Infinite Stories at the Lyon Biennale

Beginning with the title, “Meanwhile… Suddenly, And then,” visitors are to write their own stories at the 12th Lyon Biennale, the city-wide art exhibition founded by the the Lyon Museum of Contemporary Art’s director Thierry Raspail. Gunnar Kvaran, this year’s curator, designed the experience and selected artworks around the theme of narratives–a timely concept in a world of burgeoning digital media. Citing French critic and philosopher Roland Barthes’ observation of the “countless narratives in the world,” Kvaran envisions infinite stories mingling at Lyon.

Rather than combing the art world for the right artists, Kvaran, who has been working since 1983 and has been the director of Astrup Fearnley Museum in Oslo since 2001, initially chose among those he has encountered in his career. Three established artists, Yoko Ono, Erró, and Alain Robbe-Grillet, are among the first artists that sparked his curiosity and knowledge of the theme in art. Robert Gober, Jeff Koons, Matthew Barney, Fabrice Hyber, Tom Sachs, and Paul Chan are artists Kvaran has worked with in his last 15 years as a curator. Many of the younger artists involved, such as Ed Atkins, Nate Lowman, Helen Marten, and James Richards, approached Kvaran with their work.

To thicken the plot, Kvaran opted for works that tell “new stories differently.”  New York-based artist Ian Cheng, for instance, created an action movie titled Entropy Wrangler (2013), in which computer software generates a never-ending plot with pre-shot scenes—a very different approach to the beginning, middle, and end structure of traditional video art.

Discovering the Biennale within the city will be another adventure. Works are spread out in the Museum of Contemporary Art and the Bullukian Foundatiuon, as well as La Sucrière, a former sugar factory, La Chaufferie de l’Antiquaille, the former boiler room of a hospital, and the Saint-Just Church. Taking into consideration how integrated the Biennale has historically been with Lyon, Kvaran arranged for private homes and apartments to also become show spaces.

The Biennale opens Thursday, September 12 and goes through January 5, 2014. Separate weekends will be dedicated to performance, video, and robotics as they relate to narratives, and a colloquium called “The world is made of stories” will be held on November 22.

We spoke with Kvaran in Oslo, over Skype, about his vision.

RACHEL SMALL: Thierry Raspail gave you the word “transmission” to start with. How did you counter with the theme of narrative?

GUNNAR KVARAN: I immediately thought about narratives, which has quite a lot to do with art in general. It’s very much about also finding forms to express them. So, I answered Thierry that I would like to work on the notion of narrative art in the context of contemporary art. I would to look for different kinds of formalizations; that is, how, or in what way, we could find different kinds of narrative structures within contemporary art. I also thought that a Biennale should be about contemporary art, because I come from a museum and we always have these historical contexts. I thought the Biennale should be a great, large-scale opportunity to see and to compare what different artists are doing in different parts of the world with the theme. I was aware that there were quite a lot of artists telling us some kind of stories in contemporary art. (I’m not saying that this is a dominant trend.) But not all of them are preoccupied with inventing or questioning the way of formalizing these narratives. The Biennale is more about artists telling me some kind of stories, and proposing new ways of doing it.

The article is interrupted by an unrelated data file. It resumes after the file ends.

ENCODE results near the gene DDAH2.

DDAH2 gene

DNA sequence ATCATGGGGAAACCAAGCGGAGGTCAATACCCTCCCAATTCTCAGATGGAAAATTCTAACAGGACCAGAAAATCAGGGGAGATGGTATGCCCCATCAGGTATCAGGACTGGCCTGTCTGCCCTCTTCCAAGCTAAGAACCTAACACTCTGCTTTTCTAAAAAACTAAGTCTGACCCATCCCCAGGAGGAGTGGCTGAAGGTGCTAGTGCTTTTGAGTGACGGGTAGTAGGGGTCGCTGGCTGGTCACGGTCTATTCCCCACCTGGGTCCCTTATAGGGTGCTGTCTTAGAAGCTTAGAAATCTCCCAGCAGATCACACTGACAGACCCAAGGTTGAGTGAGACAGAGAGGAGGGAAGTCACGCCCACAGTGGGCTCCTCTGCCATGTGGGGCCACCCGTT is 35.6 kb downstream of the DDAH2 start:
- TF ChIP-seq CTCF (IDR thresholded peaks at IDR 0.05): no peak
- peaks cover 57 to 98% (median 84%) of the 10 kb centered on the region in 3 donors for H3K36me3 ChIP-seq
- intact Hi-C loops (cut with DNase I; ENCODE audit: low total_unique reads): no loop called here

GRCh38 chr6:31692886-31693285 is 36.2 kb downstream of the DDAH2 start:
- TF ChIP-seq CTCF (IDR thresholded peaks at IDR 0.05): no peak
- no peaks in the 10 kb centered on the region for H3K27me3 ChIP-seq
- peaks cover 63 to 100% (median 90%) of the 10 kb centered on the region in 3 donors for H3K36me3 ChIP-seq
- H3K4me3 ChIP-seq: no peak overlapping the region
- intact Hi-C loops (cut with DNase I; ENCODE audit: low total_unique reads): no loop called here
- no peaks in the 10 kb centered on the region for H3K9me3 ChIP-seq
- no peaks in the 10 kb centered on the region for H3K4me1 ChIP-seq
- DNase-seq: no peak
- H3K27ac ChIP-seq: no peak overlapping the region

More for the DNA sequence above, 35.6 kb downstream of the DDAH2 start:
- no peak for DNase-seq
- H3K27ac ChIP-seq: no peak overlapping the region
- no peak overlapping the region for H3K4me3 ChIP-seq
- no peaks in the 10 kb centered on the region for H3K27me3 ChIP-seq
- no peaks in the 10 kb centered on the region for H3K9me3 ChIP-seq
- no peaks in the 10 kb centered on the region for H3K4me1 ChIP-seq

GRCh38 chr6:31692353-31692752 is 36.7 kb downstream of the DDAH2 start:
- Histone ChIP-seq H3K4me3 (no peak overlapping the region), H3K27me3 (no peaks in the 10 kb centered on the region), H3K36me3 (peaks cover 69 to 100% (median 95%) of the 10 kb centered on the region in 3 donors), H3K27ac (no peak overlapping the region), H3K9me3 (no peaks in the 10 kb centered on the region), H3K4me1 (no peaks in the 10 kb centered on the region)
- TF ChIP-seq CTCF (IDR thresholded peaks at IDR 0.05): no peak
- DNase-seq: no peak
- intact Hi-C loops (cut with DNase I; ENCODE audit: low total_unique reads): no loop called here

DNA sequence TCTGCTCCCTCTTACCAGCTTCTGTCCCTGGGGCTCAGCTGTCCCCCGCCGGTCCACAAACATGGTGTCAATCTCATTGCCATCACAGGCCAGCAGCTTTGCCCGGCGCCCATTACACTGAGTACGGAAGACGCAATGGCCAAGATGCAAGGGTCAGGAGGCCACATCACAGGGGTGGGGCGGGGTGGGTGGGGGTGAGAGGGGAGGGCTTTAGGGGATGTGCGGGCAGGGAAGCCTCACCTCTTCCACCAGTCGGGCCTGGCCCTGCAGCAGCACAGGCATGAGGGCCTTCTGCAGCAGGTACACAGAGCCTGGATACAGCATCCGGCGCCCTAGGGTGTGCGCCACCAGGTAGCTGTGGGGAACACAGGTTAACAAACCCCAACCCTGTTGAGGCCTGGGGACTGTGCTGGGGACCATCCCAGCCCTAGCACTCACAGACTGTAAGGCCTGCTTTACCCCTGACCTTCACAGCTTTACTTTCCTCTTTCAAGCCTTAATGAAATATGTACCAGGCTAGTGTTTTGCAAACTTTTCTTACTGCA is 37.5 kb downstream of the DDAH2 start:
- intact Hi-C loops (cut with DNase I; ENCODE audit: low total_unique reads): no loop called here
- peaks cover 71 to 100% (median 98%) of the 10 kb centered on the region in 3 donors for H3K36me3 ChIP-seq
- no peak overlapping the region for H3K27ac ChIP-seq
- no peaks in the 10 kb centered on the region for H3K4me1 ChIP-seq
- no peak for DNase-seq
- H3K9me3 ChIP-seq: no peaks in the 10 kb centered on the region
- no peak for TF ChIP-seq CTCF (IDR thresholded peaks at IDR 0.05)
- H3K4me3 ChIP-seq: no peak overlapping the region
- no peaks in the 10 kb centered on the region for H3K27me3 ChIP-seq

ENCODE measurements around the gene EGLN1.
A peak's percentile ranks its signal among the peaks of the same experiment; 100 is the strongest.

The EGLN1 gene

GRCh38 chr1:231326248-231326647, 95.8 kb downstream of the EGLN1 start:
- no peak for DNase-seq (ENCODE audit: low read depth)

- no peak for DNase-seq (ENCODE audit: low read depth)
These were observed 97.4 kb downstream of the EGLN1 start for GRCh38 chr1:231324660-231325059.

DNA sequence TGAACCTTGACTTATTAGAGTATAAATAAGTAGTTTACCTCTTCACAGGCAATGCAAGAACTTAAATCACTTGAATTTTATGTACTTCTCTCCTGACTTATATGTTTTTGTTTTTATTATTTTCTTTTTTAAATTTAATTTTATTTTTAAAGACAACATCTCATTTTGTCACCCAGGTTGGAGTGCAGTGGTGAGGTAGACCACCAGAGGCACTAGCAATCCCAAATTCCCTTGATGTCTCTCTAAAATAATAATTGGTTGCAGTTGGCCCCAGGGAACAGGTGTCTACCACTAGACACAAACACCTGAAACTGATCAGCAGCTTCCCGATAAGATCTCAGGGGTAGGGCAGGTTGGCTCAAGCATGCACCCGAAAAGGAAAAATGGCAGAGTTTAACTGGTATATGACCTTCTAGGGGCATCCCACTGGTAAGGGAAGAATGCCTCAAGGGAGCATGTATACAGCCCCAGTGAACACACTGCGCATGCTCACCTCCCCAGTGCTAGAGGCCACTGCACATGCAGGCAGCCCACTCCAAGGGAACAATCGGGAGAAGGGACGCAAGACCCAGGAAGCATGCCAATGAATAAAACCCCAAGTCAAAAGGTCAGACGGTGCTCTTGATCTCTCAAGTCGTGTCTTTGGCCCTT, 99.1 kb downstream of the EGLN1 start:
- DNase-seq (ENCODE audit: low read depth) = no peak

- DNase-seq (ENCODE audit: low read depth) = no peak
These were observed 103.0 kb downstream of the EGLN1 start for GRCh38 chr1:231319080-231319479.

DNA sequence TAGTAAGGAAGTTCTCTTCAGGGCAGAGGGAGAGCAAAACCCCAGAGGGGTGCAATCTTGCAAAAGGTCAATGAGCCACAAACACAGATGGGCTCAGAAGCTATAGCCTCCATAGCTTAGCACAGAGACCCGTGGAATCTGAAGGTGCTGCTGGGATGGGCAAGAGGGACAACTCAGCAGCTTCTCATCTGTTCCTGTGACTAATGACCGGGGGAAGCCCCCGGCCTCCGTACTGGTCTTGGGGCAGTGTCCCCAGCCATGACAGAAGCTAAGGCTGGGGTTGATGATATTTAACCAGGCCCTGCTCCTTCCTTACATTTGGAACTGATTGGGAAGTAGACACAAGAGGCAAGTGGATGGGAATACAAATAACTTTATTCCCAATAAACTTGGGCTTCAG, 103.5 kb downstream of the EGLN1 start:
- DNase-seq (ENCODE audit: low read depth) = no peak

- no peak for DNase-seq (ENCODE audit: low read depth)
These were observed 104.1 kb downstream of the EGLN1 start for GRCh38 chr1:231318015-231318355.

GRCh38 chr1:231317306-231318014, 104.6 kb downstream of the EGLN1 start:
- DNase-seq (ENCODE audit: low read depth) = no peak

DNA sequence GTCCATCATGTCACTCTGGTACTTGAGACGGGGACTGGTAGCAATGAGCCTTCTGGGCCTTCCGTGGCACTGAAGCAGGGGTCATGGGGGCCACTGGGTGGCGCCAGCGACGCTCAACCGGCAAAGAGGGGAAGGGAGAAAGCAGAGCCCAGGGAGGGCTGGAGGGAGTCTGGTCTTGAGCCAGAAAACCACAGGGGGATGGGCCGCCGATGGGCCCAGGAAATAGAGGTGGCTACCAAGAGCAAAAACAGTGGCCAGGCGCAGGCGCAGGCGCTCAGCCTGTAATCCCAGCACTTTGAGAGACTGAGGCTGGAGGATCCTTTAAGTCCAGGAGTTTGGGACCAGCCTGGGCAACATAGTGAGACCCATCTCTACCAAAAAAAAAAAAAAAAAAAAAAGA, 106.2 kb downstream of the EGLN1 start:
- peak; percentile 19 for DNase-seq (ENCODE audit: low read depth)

SMALL: Can you talk about how you selected the artists?

KVARAN: I wanted to find a narrative structure for the exhibition. I thought it would be interesting to speak in the first person and have a certain kind of parallel between my experience and my history within the bigger history of art. So I proposed Yoko Ono, Erró, and Alain Robbe-Grillet. These would be the filmmaker, the moving image artist, and the conceptual artist. All these artists have been dealing with narratives and have been doing that for many, many years. Then I thought it would be interesting to look at the artists who I think have really revealed new types of structures, also artists that I have had the privilege and the pleasure to work with in the last 15 years, like Matthew Barney, Jeff Koons, and Paul Chan. These 10 artists are a metaphor for the greater history of art. Then, of course, my big interest was to look at young artists. There are about 50 artists coming from different continents of the world, and they are all showing us some kind of visual narratives and questioning ways of how one can present and formalize storytelling in visual art. What you will experience in the show a constellation of individual artists. The only thing that they have in common is that they are telling us some kind of stories. They have very different cultural backgrounds and they have very different intentions with their storytelling. But attached to this is the major criterion of my selection: these artists had to have a certain kind of new approach—they had to at least be preoccupied in the formalization of telling a story, constructing it in certain form or way.

SMALL: Why do you think stories are important to people, specifically in art?

KVARAN: Artists have their existential questions as human beings, and they address these questions in their works. But they are also thinking in a broader sense when they participate in a social and political debate through their works. Often the most important voices of artists in the political and the social debate are focused on originality in their works. We can see this in historical pieces, like “Guernica” by Picasso. “Guernica” was an extremely important manifestation and critique against war, but it was important and powerful because it was also an incredibly original and powerful work of art.